Article via Post Courier
Date 25th August 2016
PORT Moresby is a city changing faster than at any other time we can recall.
Driving around the six new roads that the Government built at a cost of K700 million, the Gerehu to Hanuabada, Gerehu to 9 Mile, Gordons Industrial Road Stage 2, Kookaburra, Erima to 9 Mile and the Paga Hill ring road, you get a sense of what is being achieved and where things are headed.
When the Government decided to fund these new roads some years back, there was criticism that there was an unfair distribution of infrastructure works benefiting the Nation’s Capital alone.
But as you drive along these completed roads today you will realise and appreciate that the decision was a right one in that Port Moresby is the Capital of PNG and the gateway to the rest of the country.
The road projects will ease traffic congestion and improve traffic flow, and give our capital a big facelift, said Prime Minister Peter O’Neill at that time.
K400 million will come from the National Budget while K300 million will be a soft loan from the EXIM Bank of China.
David Conn, chief executive officer of the Port Moresby Chamber of Commerce and Industry (POMCCI), says the improvements will prove ‘a game changer’ for the city of Port Moresby, and will open up large tracts of the city for further development.
One such major development is the Paga Hill Estate project which is expected to be ready to play a key role hosting the Leaders’ meeting at the APEC Summit in Port Moresby in 2018.
THE growing cafe and restaurant outlets just off the Paga Hill ring road.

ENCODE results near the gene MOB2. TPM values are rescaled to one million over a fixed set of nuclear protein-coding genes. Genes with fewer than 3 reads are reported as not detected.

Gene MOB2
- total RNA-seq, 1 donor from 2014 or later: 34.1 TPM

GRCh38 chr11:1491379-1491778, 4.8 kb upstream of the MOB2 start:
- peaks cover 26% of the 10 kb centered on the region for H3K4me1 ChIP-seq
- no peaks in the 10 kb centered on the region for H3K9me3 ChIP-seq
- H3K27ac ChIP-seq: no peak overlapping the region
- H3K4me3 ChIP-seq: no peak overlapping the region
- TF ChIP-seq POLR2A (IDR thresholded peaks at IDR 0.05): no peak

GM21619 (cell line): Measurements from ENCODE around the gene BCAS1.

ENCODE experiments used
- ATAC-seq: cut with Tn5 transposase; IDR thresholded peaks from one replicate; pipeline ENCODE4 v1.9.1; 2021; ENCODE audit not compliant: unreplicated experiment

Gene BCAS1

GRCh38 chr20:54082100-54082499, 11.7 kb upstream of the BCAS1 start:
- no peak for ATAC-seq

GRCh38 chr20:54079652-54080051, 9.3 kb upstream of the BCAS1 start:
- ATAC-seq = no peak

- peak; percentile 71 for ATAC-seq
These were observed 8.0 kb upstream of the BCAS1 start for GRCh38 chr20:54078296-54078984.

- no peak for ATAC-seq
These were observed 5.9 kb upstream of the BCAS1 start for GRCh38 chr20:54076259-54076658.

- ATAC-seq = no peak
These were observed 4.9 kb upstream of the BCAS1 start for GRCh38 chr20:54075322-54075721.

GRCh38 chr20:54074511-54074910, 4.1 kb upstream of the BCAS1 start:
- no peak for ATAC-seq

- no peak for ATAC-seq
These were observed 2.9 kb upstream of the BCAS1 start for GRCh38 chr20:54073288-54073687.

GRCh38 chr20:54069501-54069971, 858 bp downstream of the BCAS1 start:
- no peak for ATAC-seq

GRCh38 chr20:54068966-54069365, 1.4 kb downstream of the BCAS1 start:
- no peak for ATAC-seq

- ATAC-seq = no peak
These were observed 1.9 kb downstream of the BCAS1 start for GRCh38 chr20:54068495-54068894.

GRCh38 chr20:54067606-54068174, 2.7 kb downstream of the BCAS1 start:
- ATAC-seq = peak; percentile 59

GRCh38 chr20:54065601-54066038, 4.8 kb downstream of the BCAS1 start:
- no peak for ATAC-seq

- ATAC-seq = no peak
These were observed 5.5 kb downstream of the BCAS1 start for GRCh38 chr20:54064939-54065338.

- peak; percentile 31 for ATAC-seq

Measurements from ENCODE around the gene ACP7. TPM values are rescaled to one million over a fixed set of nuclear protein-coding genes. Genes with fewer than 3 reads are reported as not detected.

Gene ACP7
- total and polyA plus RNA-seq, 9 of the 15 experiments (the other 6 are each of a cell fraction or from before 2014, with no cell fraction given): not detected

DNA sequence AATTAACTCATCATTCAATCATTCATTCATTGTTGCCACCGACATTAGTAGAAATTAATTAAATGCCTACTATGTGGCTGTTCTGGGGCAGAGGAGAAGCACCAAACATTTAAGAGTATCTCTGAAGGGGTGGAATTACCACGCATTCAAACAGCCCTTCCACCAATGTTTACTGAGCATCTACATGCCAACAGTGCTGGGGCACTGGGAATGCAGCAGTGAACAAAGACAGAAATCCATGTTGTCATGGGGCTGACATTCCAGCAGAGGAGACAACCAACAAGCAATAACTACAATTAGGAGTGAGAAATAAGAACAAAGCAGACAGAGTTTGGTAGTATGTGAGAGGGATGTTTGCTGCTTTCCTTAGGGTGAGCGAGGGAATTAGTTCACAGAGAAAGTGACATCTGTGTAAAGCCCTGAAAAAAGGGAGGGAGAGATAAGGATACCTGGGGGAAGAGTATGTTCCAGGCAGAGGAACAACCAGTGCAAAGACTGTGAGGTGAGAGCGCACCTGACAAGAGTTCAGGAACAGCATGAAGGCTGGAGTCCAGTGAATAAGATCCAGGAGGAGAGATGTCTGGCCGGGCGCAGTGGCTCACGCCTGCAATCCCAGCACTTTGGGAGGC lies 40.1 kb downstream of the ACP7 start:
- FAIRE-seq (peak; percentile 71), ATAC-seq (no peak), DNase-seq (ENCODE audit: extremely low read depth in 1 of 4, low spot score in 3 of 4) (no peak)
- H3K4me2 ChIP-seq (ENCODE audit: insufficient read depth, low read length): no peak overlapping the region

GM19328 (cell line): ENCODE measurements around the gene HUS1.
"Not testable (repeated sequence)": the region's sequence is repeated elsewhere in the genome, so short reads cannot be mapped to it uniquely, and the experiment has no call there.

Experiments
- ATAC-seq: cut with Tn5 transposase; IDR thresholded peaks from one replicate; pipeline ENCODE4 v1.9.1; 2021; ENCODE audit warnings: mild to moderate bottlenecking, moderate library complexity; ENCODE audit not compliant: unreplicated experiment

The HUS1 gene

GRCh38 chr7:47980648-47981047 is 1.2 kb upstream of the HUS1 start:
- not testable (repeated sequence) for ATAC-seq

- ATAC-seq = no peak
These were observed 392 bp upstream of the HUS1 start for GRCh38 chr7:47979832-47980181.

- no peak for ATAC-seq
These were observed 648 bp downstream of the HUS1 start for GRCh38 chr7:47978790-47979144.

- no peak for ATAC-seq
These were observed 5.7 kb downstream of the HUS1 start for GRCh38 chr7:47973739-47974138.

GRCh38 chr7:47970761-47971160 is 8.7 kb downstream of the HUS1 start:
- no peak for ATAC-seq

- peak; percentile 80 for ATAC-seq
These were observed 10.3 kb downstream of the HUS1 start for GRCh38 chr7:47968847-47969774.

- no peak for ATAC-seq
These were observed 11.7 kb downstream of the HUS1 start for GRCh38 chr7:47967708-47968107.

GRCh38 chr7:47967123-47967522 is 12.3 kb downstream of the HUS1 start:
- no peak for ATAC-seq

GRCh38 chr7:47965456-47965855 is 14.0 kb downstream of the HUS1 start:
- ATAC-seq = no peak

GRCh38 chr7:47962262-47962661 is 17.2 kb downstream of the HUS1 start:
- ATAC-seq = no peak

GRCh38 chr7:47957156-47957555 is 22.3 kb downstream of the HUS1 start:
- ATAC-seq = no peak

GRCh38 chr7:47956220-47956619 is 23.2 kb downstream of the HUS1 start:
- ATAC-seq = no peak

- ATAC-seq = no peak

The Paga Hill area had been a squatter settlement since the mid-1990s, when a National Housing Corporation site was decommissioned. In May 2012, the company behind the project, Paga Hill Development Company, attracted controversy when it began evicting squatters’, prompting an injunction. Eventually, a court ordered the squatters to move on. And in June 2014, the company resettled the 2500-strong community after buying land at nearby Six Mile and moving them to that site, at the company’s expense.
The ring road has opened up Paga point, reconnecting people to the waterfront on an area that was previously off-limits to most.
Every weekend, you can now find people enjoying the drive, stopping to enjoy the view and take photos. Port Moresby’s growing cafe and restaurant culture is also seeing new outlets open at the waterfront, and we’re getting a taste of what the developers of Paga Hill have been promising – the ability to walk along the water’s edge, enjoying the open space, cafes, restaurants and shops along the way. Even the city is cleaner for the settlement’s relocation. Where hundreds of people would loiter through the day, selling buai and congregating, the city is cleaner and less congested, making it more accessible to residents and visitors.